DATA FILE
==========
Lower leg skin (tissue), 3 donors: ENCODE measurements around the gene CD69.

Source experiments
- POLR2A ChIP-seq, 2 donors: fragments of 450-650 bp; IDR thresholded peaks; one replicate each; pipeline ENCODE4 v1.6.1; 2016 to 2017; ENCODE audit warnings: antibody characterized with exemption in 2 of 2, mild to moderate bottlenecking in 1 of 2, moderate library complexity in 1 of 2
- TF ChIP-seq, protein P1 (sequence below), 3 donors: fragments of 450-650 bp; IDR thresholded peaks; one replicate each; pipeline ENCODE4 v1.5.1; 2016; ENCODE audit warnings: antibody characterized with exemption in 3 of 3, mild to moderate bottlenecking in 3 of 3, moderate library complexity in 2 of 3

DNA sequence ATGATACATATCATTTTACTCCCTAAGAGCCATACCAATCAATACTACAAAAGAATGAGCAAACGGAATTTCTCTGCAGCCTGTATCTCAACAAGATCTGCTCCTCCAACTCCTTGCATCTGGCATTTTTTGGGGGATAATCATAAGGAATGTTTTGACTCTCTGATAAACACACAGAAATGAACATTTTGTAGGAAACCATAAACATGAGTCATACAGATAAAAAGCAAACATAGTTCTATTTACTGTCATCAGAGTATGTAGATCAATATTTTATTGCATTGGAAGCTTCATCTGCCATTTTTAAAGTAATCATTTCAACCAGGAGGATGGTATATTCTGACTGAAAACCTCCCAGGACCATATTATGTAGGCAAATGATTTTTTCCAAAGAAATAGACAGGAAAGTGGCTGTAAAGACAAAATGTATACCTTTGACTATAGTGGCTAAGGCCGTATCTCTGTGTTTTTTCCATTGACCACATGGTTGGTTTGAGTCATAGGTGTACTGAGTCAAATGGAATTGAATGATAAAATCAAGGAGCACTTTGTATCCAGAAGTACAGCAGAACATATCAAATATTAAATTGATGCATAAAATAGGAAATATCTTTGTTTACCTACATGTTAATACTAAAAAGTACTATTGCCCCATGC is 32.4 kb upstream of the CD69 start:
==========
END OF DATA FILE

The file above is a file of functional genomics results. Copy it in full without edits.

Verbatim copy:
Lower leg skin (tissue), 3 donors: ENCODE measurements around the gene CD69.

Source experiments
- POLR2A ChIP-seq, 2 donors: fragments of 450-650 bp; IDR thresholded peaks; one replicate each; pipeline ENCODE4 v1.6.1; 2016 to 2017; ENCODE audit warnings: antibody characterized with exemption in 2 of 2, mild to moderate bottlenecking in 1 of 2, moderate library complexity in 1 of 2
- TF ChIP-seq, protein P1 (sequence below), 3 donors: fragments of 450-650 bp; IDR thresholded peaks; one replicate each; pipeline ENCODE4 v1.5.1; 2016; ENCODE audit warnings: antibody characterized with exemption in 3 of 3, mild to moderate bottlenecking in 3 of 3, moderate library complexity in 2 of 3

DNA sequence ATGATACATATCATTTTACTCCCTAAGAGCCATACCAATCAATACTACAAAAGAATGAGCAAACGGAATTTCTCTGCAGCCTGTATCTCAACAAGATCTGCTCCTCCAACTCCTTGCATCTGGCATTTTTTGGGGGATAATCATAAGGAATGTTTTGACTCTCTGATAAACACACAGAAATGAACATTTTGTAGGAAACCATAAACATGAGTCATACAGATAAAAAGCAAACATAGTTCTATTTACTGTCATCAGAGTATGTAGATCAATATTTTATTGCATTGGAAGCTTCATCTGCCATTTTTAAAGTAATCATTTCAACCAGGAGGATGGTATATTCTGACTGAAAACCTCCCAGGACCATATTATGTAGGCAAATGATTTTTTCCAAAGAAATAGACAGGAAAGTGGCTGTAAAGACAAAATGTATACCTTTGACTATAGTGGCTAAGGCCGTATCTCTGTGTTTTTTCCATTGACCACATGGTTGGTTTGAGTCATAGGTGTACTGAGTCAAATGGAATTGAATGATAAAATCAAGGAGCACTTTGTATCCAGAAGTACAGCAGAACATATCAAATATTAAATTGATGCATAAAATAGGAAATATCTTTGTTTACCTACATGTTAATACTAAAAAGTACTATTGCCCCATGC is 32.4 kb upstream of the CD69 start: